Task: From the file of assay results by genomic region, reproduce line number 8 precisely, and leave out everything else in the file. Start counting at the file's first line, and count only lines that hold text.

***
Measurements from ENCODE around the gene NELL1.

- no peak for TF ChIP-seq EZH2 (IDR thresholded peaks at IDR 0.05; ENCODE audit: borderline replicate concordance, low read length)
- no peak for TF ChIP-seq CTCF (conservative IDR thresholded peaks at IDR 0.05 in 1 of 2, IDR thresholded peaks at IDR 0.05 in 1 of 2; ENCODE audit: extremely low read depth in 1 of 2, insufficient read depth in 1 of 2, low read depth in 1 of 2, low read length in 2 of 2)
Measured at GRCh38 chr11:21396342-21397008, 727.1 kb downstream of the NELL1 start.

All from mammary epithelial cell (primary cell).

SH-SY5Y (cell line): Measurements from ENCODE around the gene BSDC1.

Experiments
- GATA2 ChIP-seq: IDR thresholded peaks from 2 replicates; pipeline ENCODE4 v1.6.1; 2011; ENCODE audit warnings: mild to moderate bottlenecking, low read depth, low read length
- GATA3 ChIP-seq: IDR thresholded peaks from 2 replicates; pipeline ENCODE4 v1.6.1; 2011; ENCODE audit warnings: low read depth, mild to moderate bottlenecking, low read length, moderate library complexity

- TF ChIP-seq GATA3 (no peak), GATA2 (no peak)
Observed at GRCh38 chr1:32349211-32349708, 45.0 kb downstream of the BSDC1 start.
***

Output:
- GATA2 ChIP-seq: IDR thresholded peaks from 2 replicates; pipeline ENCODE4 v1.6.1; 2011; ENCODE audit warnings: mild to moderate bottlenecking, low read depth, low read length